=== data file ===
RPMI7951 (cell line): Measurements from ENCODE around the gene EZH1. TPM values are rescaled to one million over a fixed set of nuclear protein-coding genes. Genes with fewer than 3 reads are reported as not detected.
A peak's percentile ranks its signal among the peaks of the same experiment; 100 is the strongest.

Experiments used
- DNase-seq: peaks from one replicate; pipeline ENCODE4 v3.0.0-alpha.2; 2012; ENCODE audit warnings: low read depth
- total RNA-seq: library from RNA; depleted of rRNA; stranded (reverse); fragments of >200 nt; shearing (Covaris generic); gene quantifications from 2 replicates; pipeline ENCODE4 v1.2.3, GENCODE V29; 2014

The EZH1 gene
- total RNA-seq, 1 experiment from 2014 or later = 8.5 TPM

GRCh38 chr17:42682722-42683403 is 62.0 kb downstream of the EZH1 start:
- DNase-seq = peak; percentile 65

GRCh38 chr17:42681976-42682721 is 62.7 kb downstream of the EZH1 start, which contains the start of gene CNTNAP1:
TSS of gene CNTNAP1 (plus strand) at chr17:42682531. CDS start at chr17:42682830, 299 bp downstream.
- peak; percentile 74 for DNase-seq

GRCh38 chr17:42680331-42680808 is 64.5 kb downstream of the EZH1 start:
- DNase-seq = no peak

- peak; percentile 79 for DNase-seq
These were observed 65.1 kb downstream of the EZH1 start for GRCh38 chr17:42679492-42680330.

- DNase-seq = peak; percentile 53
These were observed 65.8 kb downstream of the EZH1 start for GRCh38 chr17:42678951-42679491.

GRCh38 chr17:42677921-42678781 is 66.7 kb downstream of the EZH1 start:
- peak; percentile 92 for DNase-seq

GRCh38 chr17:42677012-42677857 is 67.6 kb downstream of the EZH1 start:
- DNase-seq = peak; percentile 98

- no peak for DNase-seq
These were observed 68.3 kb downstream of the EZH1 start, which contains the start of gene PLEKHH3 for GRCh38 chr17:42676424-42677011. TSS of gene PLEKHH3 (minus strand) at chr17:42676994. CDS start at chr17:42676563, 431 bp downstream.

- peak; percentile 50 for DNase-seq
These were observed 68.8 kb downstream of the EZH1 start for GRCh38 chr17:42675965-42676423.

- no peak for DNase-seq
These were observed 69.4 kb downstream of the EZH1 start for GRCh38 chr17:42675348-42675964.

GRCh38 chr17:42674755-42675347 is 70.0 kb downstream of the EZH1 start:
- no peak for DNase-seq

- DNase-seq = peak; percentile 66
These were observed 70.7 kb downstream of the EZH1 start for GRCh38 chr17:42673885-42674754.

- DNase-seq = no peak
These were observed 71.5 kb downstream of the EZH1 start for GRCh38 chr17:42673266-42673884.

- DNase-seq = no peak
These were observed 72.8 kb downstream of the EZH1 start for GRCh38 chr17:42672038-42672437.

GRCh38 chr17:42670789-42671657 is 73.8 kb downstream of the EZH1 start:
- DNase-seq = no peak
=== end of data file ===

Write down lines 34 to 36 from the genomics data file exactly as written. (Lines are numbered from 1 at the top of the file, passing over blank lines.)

These were observed 71.5 kb downstream of the EZH1 start for GRCh38 chr17:42673266-42673884.

- DNase-seq = no peak
These were observed 72.8 kb downstream of the EZH1 start for GRCh38 chr17:42672038-42672437.